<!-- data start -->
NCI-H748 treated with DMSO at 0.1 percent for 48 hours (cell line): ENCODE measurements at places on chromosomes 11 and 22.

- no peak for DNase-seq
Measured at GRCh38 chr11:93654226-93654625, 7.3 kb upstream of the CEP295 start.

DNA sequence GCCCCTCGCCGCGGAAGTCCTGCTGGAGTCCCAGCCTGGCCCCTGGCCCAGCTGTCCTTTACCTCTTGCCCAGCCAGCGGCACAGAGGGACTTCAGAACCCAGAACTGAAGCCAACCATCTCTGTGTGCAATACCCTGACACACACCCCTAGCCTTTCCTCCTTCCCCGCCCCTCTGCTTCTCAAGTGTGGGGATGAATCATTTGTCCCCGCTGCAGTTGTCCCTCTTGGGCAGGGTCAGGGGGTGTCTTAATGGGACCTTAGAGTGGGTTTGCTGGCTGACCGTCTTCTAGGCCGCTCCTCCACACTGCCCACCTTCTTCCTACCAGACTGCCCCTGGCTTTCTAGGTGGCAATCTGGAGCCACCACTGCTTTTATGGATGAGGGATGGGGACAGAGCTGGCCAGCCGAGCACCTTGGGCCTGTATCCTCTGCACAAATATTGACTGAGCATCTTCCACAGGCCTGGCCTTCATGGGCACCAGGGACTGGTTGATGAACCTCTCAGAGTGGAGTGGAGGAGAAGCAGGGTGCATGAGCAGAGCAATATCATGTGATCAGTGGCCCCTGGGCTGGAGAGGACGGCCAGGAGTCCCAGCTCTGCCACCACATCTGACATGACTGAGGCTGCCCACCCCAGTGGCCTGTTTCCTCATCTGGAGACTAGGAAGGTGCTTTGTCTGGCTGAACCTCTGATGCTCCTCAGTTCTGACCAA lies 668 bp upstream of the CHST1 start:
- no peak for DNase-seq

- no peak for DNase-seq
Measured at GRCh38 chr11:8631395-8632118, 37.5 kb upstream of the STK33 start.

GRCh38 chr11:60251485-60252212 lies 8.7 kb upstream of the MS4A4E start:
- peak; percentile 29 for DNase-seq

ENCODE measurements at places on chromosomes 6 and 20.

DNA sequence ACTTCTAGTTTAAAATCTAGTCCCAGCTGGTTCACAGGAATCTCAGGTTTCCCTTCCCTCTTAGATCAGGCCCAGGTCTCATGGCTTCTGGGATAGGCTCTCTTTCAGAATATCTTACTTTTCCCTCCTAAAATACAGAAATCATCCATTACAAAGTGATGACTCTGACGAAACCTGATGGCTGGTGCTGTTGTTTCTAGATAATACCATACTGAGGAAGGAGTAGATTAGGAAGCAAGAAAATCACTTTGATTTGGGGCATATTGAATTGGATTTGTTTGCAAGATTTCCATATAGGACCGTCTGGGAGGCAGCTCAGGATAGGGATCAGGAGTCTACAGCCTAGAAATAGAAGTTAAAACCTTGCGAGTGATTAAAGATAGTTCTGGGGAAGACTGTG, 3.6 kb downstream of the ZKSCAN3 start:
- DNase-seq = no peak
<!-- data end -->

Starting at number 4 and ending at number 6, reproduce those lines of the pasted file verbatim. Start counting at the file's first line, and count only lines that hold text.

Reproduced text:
DNA sequence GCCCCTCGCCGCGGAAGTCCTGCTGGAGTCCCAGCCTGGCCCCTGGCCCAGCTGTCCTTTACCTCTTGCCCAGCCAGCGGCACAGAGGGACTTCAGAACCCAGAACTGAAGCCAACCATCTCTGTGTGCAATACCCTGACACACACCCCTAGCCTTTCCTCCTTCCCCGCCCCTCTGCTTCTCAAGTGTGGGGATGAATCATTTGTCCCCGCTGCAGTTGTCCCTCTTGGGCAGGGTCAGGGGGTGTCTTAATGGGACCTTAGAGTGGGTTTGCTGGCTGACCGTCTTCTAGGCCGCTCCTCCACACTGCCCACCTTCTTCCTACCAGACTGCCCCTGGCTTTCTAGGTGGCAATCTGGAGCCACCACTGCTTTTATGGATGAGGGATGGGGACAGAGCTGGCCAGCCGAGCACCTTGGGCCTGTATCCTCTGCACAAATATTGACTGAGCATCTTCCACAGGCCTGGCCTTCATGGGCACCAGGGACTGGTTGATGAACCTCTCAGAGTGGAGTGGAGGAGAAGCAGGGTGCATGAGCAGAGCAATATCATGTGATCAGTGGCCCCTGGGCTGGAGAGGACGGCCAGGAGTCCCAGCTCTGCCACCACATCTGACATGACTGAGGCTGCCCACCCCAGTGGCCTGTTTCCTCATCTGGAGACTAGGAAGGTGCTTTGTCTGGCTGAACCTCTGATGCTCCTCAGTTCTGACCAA lies 668 bp upstream of the CHST1 start:
- no peak for DNase-seq

- no peak for DNase-seq